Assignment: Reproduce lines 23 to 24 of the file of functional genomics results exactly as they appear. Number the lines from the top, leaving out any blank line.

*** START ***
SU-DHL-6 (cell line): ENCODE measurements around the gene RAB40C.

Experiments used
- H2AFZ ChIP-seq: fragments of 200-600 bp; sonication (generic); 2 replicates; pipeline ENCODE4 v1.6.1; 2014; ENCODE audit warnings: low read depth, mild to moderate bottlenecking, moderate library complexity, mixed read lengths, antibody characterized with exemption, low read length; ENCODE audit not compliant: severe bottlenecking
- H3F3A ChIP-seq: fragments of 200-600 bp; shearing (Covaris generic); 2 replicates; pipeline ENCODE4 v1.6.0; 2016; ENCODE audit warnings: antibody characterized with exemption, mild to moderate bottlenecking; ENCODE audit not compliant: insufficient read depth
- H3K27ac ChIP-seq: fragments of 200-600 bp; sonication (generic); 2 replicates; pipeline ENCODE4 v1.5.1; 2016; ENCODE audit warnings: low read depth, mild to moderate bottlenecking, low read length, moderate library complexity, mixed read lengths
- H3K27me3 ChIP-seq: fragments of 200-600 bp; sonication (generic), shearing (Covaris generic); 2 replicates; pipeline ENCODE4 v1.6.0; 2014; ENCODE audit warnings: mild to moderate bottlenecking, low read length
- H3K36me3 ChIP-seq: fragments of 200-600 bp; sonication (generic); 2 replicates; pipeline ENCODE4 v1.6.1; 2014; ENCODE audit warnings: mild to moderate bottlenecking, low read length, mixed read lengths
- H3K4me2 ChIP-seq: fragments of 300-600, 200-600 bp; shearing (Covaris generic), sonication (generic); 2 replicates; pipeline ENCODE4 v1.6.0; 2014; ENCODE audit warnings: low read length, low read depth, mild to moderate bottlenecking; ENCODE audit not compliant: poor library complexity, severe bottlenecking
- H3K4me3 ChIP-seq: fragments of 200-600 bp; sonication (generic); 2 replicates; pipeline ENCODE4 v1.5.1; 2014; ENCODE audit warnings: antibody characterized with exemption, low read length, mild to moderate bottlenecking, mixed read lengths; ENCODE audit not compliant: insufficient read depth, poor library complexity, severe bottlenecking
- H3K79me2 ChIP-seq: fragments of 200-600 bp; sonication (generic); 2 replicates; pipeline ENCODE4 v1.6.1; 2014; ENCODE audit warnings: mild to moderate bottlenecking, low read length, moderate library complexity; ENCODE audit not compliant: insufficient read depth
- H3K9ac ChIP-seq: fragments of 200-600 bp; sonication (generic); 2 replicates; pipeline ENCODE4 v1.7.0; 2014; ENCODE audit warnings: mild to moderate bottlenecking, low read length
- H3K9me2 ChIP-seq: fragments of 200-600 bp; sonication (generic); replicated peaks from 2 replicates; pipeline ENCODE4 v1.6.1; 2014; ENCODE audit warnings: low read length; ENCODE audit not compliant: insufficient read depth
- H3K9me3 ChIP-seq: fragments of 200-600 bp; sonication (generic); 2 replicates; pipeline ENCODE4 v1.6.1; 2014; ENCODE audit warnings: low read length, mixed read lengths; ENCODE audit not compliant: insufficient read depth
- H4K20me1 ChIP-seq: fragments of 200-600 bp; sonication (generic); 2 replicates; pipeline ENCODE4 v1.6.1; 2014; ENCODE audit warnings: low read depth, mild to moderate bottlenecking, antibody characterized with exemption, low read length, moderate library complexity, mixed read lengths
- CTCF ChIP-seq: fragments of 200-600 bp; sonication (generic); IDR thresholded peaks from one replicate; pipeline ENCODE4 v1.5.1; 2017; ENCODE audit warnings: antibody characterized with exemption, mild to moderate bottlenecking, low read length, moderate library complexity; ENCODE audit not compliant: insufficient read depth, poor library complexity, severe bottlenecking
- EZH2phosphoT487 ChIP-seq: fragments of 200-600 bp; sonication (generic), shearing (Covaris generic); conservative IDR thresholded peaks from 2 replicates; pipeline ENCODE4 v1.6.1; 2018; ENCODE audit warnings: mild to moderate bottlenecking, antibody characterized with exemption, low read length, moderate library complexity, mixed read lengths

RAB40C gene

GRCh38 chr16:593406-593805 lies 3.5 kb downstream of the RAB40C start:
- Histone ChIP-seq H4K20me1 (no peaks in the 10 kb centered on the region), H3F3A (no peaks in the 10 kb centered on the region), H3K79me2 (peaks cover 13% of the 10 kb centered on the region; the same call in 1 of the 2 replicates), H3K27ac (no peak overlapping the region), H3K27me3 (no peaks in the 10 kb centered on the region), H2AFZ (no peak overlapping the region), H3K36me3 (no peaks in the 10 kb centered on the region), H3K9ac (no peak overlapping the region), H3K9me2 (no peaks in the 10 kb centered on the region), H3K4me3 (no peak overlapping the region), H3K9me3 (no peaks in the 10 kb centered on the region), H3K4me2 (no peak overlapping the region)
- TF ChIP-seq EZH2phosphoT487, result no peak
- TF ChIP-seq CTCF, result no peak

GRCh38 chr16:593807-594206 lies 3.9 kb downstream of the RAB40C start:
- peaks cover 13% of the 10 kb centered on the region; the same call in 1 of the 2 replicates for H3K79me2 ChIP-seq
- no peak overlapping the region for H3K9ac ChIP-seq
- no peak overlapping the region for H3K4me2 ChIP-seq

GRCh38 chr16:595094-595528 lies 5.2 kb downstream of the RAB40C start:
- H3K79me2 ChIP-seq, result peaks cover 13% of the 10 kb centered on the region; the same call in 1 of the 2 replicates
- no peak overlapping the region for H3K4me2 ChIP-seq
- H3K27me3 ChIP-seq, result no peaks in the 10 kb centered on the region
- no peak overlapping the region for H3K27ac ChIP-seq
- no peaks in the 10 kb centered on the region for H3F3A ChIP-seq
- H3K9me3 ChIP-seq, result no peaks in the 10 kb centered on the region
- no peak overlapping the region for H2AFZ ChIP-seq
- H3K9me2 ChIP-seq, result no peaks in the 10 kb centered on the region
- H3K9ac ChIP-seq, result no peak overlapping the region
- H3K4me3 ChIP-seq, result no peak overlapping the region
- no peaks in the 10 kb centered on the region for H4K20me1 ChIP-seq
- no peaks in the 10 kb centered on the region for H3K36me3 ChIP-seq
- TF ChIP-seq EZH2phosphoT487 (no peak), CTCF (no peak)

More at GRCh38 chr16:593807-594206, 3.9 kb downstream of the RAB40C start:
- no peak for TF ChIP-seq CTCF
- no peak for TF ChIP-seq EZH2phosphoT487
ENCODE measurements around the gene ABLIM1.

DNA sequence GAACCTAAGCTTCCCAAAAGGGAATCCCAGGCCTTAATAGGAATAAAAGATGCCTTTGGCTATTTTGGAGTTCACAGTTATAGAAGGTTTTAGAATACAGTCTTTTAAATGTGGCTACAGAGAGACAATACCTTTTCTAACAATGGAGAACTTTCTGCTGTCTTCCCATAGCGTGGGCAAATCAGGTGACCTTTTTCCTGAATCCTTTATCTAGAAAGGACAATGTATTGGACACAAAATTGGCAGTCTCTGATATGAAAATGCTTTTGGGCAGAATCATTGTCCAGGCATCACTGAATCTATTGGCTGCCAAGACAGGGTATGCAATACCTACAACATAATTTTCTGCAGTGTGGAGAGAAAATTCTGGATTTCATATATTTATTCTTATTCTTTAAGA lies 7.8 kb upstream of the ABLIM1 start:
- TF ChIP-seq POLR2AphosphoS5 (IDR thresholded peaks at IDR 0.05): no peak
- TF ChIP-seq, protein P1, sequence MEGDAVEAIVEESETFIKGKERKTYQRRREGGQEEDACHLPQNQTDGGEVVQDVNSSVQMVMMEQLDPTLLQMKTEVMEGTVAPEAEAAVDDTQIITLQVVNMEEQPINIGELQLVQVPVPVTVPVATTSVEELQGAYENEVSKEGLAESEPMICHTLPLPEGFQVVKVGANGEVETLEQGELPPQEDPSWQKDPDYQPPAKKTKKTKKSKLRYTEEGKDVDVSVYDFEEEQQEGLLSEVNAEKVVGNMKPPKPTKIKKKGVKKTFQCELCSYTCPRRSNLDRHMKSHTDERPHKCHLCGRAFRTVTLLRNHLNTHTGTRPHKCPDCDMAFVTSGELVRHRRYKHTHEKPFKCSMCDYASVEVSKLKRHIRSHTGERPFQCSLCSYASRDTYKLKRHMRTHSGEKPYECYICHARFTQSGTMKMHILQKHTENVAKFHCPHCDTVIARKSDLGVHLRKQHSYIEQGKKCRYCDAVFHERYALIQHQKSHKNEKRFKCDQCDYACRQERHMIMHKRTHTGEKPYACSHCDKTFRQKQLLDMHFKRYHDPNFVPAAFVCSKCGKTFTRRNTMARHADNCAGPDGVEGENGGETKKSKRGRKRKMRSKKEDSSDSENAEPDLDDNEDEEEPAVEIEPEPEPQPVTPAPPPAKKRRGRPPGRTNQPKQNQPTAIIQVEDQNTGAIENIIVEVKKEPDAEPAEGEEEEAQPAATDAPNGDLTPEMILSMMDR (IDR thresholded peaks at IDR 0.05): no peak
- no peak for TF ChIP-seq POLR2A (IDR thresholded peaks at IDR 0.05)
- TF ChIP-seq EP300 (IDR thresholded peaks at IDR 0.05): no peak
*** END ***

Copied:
- peaks cover 13% of the 10 kb centered on the region; the same call in 1 of the 2 replicates for H3K79me2 ChIP-seq
- no peak overlapping the region for H3K9ac ChIP-seq